Cities around the country are gearing up for St. Patrick’s Day 2015, with parades scheduled to take place in almost every major city up and down the Eastern Seaboard. Although the actual Irish holiday falls on Tuesday, March 17 -- New York City’s famed St. Patrick’s Day Parade, the country’s largest, falls on that day -- some cities are getting a jump-start on the festivities.

Several parades are scheduled for this weekend. The three largest will be in Boston, Chicago and Scranton, Pennsylvania. Here’s what to know about the St. Patrick’s Day weekend schedule and parade routes.

The first St. Patrick’s Day parade in the U.S. took place in New York in 1762. The parade, which honors the patron saint of Ireland in Roman Catholicism, has roots in Irish traditions that were brought to the American colonies by 18th century Irish settlers. The March celebration has since exploded to include millions of revelers across the country.

Festivities often include dancing, music playing, and copious amounts of food and drink. And of course, the wearing of the green, which symbolizes spring, Ireland’s nickname “Emerald Isle,” and one of the colors in the Irish flag. 

SPD-Chicago The Chicago River during the 2009 Saint Patrick's Day celebration. Photo: Creative Commons

Chicago St. Patrick’s Day Parade

Chicago’s St. Patrick’s Day celebration dates to 1843, the year of its first parade. Today, it draws about 1 million spectators, making it among the largest in the country. Every year, the Chicago River gets dyed a festive green, a ceremonial salute to the holiday’s Irish roots. The coloring takes place at 9:15 a.m. on parade day.

The festivities begin at noon (CDT) Saturday, March 14. Those planning to attend can expect lots of colorful floats, Irish step dancers, marching bands and bagpipes.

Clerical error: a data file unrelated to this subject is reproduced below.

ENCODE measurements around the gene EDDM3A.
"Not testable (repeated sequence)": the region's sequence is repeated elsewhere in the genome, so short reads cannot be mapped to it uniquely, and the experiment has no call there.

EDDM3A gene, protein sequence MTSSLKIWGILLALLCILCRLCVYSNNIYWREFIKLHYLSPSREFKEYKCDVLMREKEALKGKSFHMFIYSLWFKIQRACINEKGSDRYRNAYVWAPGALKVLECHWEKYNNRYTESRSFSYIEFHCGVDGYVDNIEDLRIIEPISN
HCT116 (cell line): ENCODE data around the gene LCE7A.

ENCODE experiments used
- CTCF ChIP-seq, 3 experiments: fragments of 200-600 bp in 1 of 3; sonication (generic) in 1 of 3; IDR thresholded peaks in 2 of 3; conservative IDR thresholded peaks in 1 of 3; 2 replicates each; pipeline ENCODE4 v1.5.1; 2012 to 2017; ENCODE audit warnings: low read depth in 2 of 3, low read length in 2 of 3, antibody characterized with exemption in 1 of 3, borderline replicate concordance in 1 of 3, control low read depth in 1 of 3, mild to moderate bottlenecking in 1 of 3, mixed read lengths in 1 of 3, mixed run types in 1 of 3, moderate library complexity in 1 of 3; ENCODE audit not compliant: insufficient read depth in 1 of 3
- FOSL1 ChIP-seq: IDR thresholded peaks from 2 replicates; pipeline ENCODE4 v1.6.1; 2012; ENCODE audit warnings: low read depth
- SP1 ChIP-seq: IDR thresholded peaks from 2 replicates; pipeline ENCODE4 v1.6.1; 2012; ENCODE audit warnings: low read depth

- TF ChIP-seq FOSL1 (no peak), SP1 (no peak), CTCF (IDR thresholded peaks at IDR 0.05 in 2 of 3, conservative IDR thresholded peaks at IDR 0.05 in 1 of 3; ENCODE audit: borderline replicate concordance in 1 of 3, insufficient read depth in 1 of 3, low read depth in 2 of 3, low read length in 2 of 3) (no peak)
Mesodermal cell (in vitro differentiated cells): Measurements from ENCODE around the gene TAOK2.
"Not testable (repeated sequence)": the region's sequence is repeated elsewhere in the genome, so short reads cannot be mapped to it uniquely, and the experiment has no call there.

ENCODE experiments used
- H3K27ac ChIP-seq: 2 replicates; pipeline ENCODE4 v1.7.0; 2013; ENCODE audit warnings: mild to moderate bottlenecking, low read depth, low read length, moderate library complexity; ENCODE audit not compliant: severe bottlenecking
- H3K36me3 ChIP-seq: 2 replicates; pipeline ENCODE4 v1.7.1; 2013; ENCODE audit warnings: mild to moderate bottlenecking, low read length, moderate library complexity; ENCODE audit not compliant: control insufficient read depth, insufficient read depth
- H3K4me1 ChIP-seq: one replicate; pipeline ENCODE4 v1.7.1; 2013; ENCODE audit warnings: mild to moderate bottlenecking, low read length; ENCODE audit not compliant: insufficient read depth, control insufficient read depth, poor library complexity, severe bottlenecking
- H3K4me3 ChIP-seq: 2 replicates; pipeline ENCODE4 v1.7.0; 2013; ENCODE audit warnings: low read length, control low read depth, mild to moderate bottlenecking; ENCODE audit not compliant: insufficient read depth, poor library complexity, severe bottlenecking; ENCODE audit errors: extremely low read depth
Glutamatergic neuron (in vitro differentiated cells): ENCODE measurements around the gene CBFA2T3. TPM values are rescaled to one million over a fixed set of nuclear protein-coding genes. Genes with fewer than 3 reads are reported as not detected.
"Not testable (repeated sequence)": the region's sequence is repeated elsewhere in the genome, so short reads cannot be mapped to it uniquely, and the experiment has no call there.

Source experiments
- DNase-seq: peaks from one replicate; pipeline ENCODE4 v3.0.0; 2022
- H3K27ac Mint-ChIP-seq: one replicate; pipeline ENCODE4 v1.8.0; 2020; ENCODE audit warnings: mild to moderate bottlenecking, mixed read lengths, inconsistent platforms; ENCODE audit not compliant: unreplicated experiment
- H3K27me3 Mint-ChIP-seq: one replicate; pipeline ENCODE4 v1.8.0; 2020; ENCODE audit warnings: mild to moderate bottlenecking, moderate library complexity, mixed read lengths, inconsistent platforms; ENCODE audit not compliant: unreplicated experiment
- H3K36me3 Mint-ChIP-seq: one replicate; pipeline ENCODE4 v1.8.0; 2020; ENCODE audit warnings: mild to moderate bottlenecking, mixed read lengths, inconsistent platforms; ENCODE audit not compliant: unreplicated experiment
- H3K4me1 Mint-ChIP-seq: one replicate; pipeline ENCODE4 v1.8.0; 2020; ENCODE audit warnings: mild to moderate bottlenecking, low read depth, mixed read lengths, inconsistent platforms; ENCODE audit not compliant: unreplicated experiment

Starting at the corner of Balbo Avenue and Columbus Drive, the parade will continue north to East Monroe Drive. 

SPD-scranton Scranton, Pennsylvania’s St. Patrick’s Day Parade is considered one of the largest in the country. Photo: Creative Commons

Scranton St. Patrick’s Day Parade

Scranton, Pennsylvania, might not be one of the first places that comes to mind when thinking about St. Patrick’s Day parades, but the seat of Lackawanna County actually has one of the largest parades in the country in terms of attendance. Its first parade was held in 1962.

Scranton’s parade is scheduled to kick off at 11:45 a.m. (EDT), Saturday March 14, but revelers can start the day even earlier with Mass at St. Peter’s Cathedral at 10 a.m.

The parade route begins at the intersection of Mulberry Street and Wyoming Avenue. The procession heads southwest down Wyoming Avenue to Lackawanna Avenue, making a left turn there. It continues onto Jefferson Avenue until Spruce Street, where the parade will turn left again. It ends on North Washington Avenue in front of the Lackawanna County Courthouse. 

SPD-boston An historic reenactment group marches down Broadway during the annual South Boston St. Patrick's Day parade in Boston, Massachusetts, March 16, 2014. Photo: Reuters

Boston St. Patrick’s Day Parade

In Boston, St. Patrick’s Day is more than a once-a-year festival, it’s a way of life. One-quarter of the city’s population claims Irish heritage, making the holiday among the truest of Irish experiences. The city’s annual parade is one that shouldn’t be missed.

Boston’s parade will get going around 1 p.m. (EDT) Sunday, March 15. The parade begins at West Broadway and South Boston Bypass and will make its way toward East Broadway. It ends at Farragut Road.